Kolchak: The Night Stalker 1.14 – The Trevi Collection

On the casting front alone, Rudolph Borchert’s “The Trevi Collection” would be worth a spotlight for all the great actors and actresses who appear in it. Familiar faces that we’ve seen and heard before include Richard Bakalyan, Bernie Kopell, and Marvin Miller, who’d be providing the voice of the Zarn a few months later for Sid and Marty Krofft. They provide some background color for Nina Foch and Lara Parker, who I don’t believe that we’ve seen before at our blog, and who are playing a pair of witches locked in a magical struggle that’s leaving a lot of corpses around Chicago.

Lara Parker had played the witch Angelique in the popular Dark Shadows for a few years prior to this episode. Maybe that was obvious casting, but she knew how to cackle and laugh like she’d lost her mind. I remember thinking that she went over the top in a couple of scenes when I watched this ages ago, but she scared the pants off our kid. She ends the episode screaming and laughing maniacally while charging after Karl, and I could feel the poor fellow tense up so much that he was shifting the sofa.

But it wasn’t all terrors from the witchcraft story. Bakalyan is in only one scene, as a hood who wants Carl to turn over some evidence about a union shakedown, but the heavies come back to the INS offices after hours to smash up the place, write threats on the windows, and, just to be obnoxious, smear peanut butter all over Tony’s homburg. Poor Tony complains “My favorite hat smells like a kid’s lunchbox,” and our son laughed so hard that he begged me to pause and wind it back so he could hear it again.

Land of the Lost 2.2 – The Zarn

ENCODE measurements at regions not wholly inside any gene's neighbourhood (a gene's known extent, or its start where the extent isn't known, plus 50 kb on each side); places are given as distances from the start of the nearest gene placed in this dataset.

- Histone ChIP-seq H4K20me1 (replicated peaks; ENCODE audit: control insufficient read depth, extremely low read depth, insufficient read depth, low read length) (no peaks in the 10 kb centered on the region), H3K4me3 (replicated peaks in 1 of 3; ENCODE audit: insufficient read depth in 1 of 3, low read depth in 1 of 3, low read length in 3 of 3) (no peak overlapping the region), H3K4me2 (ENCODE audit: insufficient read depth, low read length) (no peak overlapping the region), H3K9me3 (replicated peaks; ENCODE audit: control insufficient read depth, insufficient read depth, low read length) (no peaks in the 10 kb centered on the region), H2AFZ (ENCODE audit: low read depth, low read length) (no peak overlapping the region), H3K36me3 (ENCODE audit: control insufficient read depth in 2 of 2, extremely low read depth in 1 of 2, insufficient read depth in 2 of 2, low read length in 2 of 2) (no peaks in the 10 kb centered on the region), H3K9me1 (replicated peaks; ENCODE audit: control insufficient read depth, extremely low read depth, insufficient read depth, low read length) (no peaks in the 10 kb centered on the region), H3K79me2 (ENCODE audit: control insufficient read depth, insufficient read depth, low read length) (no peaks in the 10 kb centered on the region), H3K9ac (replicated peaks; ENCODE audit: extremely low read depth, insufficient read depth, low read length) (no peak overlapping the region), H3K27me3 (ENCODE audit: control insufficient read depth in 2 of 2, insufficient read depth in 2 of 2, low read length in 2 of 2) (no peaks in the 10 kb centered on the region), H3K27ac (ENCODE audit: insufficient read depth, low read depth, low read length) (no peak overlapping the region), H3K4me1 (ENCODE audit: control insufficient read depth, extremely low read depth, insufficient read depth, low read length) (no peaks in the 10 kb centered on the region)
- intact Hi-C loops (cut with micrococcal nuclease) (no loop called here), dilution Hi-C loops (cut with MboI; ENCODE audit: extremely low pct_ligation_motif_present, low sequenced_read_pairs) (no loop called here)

“It’s a… jingle man,” Daniel said, as the Zarn slowly made his way into the show with the sound of wind chimes. He found tonight’s episode curious as it unfolded, but was very quietly aggravated with the resolution. He didn’t like that “Sharon,” whom we thought was another stranded human from Indianapolis, turned out to be a robot sent by the Zarn to study the family. He didn’t like that at all, and quietly steamed, outraged on their behalf.

The Zarn is an incredibly interesting idea, realized with brilliant simplicity. The character is played by longtime Krofft puppeteer and actor Van Snowden, with the unmistakable baritone voice of Marvin Miller. Miller is arguably best known as the original voice of Robby the Robot in Forbidden Planet, and starred for years in a hit 1950s series called The Millionaire. Later, the Kroffts would tap him to provide the breathless, ridiculous narration on Electra Woman & Dyna Girl. Snowden played the Zarn on a blue screen stage, wearing a blue body stocking dotted with white circles and rhinestones. Some years later, Peter Gabriel would wear a similar “suit of lights” in the video for “Sledgehammer,” which MTV played approximately three million times, allowing every viewer in the United States between the ages of 14 and 21 plenty of chances to shout “The Zarn!”

But it’s not just the new recurring character that debuts this week. If the previous episode felt like a gentle reminder of dinosaur fun, this time out, everything is thunderously new. The lighting is radically different, and there’s a whole new bank of sounds and musical cues. The Kroffts invested in a new score, with a low, urgent guitar and twinkling piano, which also appeared on their new series Far Out Space Nuts on CBS this season, but there’s also a new stock of strange, ambient music, and I use that term specifically because it reminds me of Fripp & Eno’s No Pussyfooting.

Brilliantly, there’s an entirely new set for the creepy, dark Mist Marsh where the Zarn’s ship is parked, and it’s established that it’s all below ground level. Rick and Will, mapping out the area, take shelter in the mist when Grumpy chases a wounded Spot in their direction, and that’s when they introduce the new score, when the actors are in a completely new and alien environment, dotted with weird, petrified trees and mist. Wesley Eure is completely convincing as Will just wants to get the heck away from there, and Spencer Milligan really gets a chance to shine this week as he befriends Sharon and just feels complete relaxation and relief having somebody about his own age to talk to.

I think that’s what aggravated Daniel so much about the story. Even knowing that something was strange about Sharon, Rick Marshall was happy for a little while, and the Zarn is an arrogant bully who stole it away. Milligan completely sells the situation, and it’s telling that he can only just walk away from it, hoping that he never has to cross paths with this other visitor ever again.